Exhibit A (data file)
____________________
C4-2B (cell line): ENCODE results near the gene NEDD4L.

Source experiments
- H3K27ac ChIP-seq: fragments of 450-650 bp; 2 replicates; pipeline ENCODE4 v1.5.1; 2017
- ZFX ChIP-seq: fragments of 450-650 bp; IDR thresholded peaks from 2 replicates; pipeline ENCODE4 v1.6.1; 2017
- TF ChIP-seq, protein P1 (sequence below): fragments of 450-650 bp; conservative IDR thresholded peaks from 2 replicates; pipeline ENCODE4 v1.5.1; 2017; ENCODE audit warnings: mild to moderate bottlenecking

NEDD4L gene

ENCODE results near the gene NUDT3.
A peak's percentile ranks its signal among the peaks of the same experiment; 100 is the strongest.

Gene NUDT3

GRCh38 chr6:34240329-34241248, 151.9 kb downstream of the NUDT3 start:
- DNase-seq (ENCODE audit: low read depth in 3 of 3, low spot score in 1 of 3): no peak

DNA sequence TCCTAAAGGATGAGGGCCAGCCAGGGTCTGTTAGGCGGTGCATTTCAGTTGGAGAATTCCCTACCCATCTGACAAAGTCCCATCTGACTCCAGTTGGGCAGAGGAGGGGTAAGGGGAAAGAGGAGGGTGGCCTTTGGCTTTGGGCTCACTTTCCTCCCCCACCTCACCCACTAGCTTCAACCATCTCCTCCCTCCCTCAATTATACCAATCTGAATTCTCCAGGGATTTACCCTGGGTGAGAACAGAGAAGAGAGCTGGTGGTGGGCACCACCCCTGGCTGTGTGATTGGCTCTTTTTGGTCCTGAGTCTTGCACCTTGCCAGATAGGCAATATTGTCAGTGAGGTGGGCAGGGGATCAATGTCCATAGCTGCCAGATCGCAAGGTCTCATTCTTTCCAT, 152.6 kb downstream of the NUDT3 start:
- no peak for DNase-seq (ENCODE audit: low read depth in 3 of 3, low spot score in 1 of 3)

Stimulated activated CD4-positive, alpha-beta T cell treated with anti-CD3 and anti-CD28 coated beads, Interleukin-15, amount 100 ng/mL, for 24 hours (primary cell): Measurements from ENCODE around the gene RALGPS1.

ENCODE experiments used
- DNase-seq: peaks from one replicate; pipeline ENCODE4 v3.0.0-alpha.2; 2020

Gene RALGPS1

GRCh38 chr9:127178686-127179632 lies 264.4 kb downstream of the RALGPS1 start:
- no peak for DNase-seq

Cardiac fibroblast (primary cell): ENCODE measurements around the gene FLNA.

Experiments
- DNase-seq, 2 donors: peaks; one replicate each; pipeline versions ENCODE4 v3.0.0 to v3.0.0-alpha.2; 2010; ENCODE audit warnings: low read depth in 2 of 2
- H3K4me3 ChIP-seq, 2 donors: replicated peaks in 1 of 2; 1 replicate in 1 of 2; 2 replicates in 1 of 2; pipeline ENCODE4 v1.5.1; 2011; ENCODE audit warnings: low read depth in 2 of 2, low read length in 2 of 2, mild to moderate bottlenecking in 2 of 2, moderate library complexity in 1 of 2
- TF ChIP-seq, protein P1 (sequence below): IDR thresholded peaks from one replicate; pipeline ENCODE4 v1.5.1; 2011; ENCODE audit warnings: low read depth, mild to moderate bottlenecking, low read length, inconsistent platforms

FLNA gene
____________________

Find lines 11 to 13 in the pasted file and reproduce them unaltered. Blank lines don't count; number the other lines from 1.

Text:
- DNase-seq (ENCODE audit: low read depth in 3 of 3, low spot score in 1 of 3): no peak

DNA sequence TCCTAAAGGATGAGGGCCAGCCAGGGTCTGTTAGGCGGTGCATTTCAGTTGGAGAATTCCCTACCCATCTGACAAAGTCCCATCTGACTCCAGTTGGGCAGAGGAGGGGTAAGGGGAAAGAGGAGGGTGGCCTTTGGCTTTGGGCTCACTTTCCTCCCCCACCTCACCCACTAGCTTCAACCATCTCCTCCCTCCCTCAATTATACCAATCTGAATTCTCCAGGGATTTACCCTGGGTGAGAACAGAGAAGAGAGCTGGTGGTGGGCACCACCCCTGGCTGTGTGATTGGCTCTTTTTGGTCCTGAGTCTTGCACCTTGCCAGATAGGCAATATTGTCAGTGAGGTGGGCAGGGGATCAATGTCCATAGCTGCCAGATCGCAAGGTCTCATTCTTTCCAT, 152.6 kb downstream of the NUDT3 start:
- no peak for DNase-seq (ENCODE audit: low read depth in 3 of 3, low spot score in 1 of 3)